Many readers often wonder, “What do you know about being young and having too many bills and not enough money?” I’m not particularly old, but I am old enough to be married for 19 years and to have lived through a few life experiences. If you read my posts, you’ll know that we’re doing OK financially. We are debt free except for the mortgages on our two rental houses. We have two paid-for cars, a decent emergency fund, and we contribute about 20% of our income to retirement accounts. From my perspective, we are doing pretty well with the money.
It hasn’t always been that way.
I pretty clearly remember our first few weeks of marriage. I quit my job to move with my new husband and my day had two highlights: when my husband got home from work, and when the mail arrived. I got the mail every day. As I opened that mail, I gradually started to realized that we had a lot of bills. I knew that I had a lot of bills, and I figured that my husband had a lot of bills, but with a fistful of mail, we really had a big lot of bills. When my spiffy new husband got paid, and it wasn’t much, then I realized that it was going to be quite a challenge to pay all those bills with that paycheck.
In response to our predicament, I did two things. First, I got a job. I was working nights, and it meant that I didn’t get to see the new husband quite as much, but it was necessary. Second, did what all the experts say: I got out a piece of paper and I wrote down every single bill that we had, how much we owed, the monthly payment amount, the interest rate, etc. I spent hours poring over that paper, figuring out how we could pay the minimum on everything and then pay a little more so that we could those debts paid off fast! The list was long: two car payments, my student loans, various credit cards, my husband’s personal loan, even the loan I didn’t know he had taken out to buy my engagement ring.
Then we started taking action. We refinanced my car loan and we made a budget. It was pretty tight; I think we each got $20 or $40 every paycheck to pay for gas, hair cuts, fast food, and anything else that wasn’t essential. Honestly, I don’t know how my husband felt about having his sweet new bride get all uptight about every single penny, but he never complained. Slowly, but surely, we began to pay off the smaller debts. Paying those off was good, but that meant that the remaining debts were relatively huge: the car loans and the student loans, plus the big credit cards. I tried to find our net worth statements from when we first got married, but either they are carefully filed somewhere safe or I threw them out. I would estimate that on our one year anniversary, we still owed more money in consumer debt than we made in a year.
My husband went on his first deployment (we’re Navy, and this was a long time ago, so this meant six months out on the ship) and I worked two jobs while he was gone. Those balances started coming down with some serious speed then. I set aside enough money so that we could pay cash for our overdue honeymoon when he got back from his deployment, and kept paying bills. Coming up on our second anniversary, we still had very little savings, but we owed a lot less. We started saving a little bit in TSP (I can’t remember where we started, but it was definitely less than 5%), and we also opened IRA accounts.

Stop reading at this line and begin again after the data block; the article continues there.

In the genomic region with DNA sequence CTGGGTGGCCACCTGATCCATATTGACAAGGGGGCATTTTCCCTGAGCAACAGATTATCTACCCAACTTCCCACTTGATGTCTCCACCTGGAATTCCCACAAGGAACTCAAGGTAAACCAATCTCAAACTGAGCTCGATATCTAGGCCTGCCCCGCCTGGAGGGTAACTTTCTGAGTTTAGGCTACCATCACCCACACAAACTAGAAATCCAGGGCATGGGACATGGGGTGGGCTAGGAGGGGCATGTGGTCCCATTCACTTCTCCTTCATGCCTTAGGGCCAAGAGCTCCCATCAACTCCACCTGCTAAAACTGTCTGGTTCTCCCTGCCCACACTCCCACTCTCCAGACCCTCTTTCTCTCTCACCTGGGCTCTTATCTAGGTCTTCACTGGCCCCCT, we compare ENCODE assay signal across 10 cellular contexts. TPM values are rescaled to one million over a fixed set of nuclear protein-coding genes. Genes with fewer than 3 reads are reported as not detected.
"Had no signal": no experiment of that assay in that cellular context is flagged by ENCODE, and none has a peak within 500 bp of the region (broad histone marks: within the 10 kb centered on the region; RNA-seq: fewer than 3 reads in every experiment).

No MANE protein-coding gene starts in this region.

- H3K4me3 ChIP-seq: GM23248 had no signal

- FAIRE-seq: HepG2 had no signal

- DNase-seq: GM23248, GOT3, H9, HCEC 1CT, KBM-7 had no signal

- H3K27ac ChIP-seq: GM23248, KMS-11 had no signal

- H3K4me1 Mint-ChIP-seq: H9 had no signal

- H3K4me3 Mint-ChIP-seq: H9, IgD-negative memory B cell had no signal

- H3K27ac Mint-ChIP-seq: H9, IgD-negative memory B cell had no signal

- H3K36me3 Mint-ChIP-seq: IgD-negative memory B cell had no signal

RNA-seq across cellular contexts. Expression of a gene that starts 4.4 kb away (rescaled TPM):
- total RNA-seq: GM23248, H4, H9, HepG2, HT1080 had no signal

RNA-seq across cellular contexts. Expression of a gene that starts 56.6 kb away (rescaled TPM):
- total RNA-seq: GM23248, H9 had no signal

It wasn’t until shortly before we reached five years of marriage that we paid off all credit cards, car loans and finally, my student loans. It was much easier for us than some: our bills were big but not huge, we didn’t have kids, and I was able to work one or two jobs nearly the whole five years. There have been some ups and downs in the 14 years since we first paid off all our bills. We’ve made mistakes and racked up new credit card bills, even though we don’t spend extravagantly. We’ve paid off debt and acquired new debt. We’ve bought houses, and we’ve moved. Which brings us to now.
Right now, we are doing pretty well. The Navy isn’t a bad paycheck when you’ve been in for 20 years, and with all the kids in school, I’ve been able to return to the paying work world. We do own two houses, and they are both rented at the moment as we don’t live near either of them. We save 12% of my husband’s pay into TSP every month, and I max out my IRA every year.
There were many years of pinching pennies that brought us to this point. The penny pinching was a lot easier because we were working together towards long-term goals: being debt free, buying a house, and being able to afford to retire someday. Also, I am still amazed at how easy saving can be when you have the money taken out of your check before it hits your bank account. Yes, we save a lot, but we worked our way up to this rate and I can honestly say that I have never missed that money.
There are many points to this post. One is is possible to build a healthy financial life, even if it looks impossible now. Two, working together is really important. Setting goals together was the key to making this all work. Three, it is less painful to save when it comes out automatically. And four, I’ve been there. Really. And I’d like to help you!
This post was originally published as part of a Happy New Year post in 2011. It sort of got lost, what with the unexciting title and the madness of the holidays. I think it is important that people who see me now know that I’ve got some experience with being young, not having enough money, and somehow making it all work.